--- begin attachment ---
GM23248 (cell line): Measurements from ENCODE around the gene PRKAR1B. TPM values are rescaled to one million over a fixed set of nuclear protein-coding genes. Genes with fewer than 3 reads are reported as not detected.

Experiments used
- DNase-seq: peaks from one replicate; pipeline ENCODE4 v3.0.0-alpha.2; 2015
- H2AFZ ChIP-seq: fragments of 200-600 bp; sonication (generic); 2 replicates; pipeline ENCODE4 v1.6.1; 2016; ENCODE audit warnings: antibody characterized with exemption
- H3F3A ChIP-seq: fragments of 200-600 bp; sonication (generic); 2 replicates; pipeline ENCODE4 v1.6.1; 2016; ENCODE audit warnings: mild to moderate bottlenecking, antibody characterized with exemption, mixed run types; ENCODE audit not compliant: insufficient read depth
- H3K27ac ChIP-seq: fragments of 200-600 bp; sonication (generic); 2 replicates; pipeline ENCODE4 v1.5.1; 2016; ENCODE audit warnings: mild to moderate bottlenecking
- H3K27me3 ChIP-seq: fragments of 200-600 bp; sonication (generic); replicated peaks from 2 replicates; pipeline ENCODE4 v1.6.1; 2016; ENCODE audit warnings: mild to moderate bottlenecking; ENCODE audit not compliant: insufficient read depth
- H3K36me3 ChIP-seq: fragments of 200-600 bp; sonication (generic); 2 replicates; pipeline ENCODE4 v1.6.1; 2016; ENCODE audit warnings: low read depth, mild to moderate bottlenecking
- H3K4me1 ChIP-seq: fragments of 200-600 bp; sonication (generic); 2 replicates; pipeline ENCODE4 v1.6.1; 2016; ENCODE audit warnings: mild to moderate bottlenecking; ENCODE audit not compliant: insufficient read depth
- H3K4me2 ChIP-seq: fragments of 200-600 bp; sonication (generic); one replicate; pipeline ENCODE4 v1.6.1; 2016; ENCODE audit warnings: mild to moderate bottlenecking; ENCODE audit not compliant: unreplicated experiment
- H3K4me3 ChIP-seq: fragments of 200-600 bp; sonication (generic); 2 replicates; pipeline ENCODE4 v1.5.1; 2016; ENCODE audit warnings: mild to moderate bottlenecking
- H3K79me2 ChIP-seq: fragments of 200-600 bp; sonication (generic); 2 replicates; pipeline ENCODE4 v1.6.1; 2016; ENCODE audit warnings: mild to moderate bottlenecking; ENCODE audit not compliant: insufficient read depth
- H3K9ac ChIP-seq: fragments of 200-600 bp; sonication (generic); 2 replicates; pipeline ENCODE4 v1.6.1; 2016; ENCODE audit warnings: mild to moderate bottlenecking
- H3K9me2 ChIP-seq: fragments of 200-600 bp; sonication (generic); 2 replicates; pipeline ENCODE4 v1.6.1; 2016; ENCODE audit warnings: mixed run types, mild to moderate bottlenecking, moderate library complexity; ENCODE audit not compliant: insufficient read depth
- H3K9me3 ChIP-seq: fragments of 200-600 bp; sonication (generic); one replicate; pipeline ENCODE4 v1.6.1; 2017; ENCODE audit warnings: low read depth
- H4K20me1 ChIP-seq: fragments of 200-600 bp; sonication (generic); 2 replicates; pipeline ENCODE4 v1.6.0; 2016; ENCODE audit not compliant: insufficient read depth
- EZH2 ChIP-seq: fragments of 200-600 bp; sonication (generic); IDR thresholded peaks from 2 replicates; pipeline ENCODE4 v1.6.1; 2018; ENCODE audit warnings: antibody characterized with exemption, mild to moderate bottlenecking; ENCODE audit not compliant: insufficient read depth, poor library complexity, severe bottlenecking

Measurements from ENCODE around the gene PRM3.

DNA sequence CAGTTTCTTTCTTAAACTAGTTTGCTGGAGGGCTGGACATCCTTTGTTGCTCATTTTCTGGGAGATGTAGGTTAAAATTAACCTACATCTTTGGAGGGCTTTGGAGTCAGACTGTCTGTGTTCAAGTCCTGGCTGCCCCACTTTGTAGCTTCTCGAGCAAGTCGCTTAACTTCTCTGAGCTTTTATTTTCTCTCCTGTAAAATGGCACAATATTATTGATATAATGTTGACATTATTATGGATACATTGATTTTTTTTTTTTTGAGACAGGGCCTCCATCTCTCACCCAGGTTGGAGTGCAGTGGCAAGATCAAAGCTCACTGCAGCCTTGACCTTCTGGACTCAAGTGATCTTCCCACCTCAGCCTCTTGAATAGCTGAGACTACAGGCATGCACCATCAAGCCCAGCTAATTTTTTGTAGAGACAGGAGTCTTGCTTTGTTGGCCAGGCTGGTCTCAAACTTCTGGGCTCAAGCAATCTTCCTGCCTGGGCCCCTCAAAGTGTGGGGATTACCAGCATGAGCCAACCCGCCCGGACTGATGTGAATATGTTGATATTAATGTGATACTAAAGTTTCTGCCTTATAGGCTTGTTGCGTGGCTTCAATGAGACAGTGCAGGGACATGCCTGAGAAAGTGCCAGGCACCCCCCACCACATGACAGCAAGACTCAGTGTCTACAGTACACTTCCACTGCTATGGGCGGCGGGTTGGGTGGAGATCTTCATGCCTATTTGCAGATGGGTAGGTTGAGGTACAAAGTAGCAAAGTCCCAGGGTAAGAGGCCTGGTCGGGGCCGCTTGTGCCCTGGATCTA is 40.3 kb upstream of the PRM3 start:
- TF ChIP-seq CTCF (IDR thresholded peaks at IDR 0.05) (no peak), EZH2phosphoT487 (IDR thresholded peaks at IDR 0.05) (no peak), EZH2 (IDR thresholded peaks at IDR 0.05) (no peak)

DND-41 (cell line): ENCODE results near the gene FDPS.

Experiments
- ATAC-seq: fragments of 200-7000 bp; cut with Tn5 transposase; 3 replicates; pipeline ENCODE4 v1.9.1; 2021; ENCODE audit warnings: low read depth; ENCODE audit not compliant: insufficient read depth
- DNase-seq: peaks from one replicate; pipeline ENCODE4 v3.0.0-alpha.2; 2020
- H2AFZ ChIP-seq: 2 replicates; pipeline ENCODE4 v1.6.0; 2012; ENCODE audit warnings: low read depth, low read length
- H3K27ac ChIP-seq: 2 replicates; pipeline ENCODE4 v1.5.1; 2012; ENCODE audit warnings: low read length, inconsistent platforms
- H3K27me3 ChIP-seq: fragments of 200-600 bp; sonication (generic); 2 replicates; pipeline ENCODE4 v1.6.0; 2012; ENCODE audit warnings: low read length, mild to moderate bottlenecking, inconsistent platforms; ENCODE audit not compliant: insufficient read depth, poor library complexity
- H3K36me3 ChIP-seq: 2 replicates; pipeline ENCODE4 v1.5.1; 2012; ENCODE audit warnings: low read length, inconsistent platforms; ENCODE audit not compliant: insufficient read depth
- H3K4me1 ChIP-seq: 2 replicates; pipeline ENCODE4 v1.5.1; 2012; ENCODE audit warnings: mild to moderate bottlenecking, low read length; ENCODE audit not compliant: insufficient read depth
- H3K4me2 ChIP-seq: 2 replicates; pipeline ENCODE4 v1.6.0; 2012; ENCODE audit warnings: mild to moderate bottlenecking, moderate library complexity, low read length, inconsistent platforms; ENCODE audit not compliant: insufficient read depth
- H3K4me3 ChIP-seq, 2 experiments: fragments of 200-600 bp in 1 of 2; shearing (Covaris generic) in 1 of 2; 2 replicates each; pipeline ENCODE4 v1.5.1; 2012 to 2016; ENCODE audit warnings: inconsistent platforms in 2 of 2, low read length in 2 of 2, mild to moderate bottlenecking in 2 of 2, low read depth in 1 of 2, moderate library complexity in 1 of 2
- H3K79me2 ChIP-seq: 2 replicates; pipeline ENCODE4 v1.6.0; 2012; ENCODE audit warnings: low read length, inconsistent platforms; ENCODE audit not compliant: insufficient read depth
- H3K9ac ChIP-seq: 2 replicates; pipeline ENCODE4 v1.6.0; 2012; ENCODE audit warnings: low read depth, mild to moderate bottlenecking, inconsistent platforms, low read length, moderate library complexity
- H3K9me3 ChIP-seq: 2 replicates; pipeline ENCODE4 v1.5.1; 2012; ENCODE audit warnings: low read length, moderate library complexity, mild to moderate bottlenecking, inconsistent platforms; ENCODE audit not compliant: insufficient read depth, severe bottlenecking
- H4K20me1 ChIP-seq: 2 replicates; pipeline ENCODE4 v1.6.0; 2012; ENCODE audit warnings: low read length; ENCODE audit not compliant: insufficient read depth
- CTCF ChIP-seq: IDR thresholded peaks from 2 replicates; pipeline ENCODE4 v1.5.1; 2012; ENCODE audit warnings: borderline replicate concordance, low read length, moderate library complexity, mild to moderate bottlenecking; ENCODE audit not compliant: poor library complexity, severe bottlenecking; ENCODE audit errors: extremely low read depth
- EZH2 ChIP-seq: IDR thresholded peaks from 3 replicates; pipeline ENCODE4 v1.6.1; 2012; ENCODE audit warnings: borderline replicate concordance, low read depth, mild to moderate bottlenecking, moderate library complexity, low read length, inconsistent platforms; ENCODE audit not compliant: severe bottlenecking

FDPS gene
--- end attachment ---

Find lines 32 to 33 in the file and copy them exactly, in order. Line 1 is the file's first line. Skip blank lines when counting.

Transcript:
- H3K79me2 ChIP-seq: 2 replicates; pipeline ENCODE4 v1.6.0; 2012; ENCODE audit warnings: low read length, inconsistent platforms; ENCODE audit not compliant: insufficient read depth
- H3K9ac ChIP-seq: 2 replicates; pipeline ENCODE4 v1.6.0; 2012; ENCODE audit warnings: low read depth, mild to moderate bottlenecking, inconsistent platforms, low read length, moderate library complexity